Construction and Higher Education

Davenport announces public launch of $25M campaign

Part of the funds will be used to construct new college of business.

May 15, 2015
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Davenport rendering
The Donald W. Maine College of Business housing a Center for Entrepreneurship will be a three-story structure costing approximately $15.5 million. Courtesy Davenport University

With more than half of its $25 million fundraising campaign secured in less than two years, Davenport University now is turning to the public to secure the remaining funds.

Davenport announced during a press conference May 8 at DeVos Place Convention Center the public launch of the comprehensive Investing in the Vision Campaign to secure the remaining $12.3 million needed to transform and provide access to education, and support entrepreneurship.

The campaign supports three key initiatives as the university transitions from its strategic vision for 2015 to its vision for 2020 to continue to improve student outcomes and accommodate its enrollment and academic programming growth.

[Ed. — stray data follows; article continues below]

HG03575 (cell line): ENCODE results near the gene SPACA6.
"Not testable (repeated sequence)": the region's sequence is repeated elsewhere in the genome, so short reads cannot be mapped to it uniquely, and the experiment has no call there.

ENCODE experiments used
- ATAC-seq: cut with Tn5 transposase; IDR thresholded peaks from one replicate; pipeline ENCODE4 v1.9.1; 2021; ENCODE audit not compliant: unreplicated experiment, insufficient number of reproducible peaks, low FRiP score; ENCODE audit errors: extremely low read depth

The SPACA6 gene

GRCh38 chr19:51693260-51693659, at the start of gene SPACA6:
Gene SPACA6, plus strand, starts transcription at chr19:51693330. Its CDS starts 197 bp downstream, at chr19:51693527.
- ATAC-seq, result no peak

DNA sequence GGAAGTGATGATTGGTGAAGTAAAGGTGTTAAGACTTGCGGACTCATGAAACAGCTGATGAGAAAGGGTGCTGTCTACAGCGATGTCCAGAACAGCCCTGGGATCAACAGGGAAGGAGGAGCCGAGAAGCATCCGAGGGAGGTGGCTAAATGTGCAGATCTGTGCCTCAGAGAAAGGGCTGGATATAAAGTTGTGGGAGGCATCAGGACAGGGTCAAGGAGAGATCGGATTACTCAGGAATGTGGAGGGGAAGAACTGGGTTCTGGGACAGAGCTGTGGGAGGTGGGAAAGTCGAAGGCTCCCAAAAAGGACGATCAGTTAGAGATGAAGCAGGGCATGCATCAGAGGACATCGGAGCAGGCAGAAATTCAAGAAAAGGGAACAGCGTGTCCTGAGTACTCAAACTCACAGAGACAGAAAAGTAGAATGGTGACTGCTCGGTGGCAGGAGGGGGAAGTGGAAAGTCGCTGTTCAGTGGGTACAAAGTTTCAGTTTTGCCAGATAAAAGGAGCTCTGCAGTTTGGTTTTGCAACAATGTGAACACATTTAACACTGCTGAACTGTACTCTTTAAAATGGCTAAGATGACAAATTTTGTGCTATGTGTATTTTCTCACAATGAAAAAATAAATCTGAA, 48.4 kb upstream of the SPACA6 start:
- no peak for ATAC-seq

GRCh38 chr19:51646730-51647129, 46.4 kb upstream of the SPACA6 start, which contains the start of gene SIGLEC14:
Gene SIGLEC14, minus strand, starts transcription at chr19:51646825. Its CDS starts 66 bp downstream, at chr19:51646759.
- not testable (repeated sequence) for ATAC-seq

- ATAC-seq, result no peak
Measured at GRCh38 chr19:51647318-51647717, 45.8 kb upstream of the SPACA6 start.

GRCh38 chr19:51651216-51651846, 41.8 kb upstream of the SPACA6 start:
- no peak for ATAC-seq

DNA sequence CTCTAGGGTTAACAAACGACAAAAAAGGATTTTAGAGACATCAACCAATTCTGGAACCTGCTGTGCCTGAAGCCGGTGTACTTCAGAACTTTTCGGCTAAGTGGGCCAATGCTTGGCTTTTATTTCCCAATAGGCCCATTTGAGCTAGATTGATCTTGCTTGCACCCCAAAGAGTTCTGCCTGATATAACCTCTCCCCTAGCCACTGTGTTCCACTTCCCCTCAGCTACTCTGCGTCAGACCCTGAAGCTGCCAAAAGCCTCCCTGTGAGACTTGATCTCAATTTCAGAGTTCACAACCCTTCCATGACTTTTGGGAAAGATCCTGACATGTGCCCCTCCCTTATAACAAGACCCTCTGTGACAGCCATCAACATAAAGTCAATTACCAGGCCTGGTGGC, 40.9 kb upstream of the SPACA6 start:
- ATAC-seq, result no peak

The three initiatives are: constructing a roughly $15.5 million, three-story Donald W. Maine College of Business housing a Center for Entrepreneurship; using approximately $5.5 million to develop new programming for the College of Urban Education; and expanding  its endowed scholarship fund by nearly $4 million to provide students with financial assistance.

The university secured roughly $12.7 million in funding during the roughly two-year silent phase of the campaign from alumni, employees, board members and business leaders in the community.

Richard Pappas, president at Davenport, said the $25 million campaign is based on identifying how to strengthen the institution’s accomplishments moving forward and investing in its future.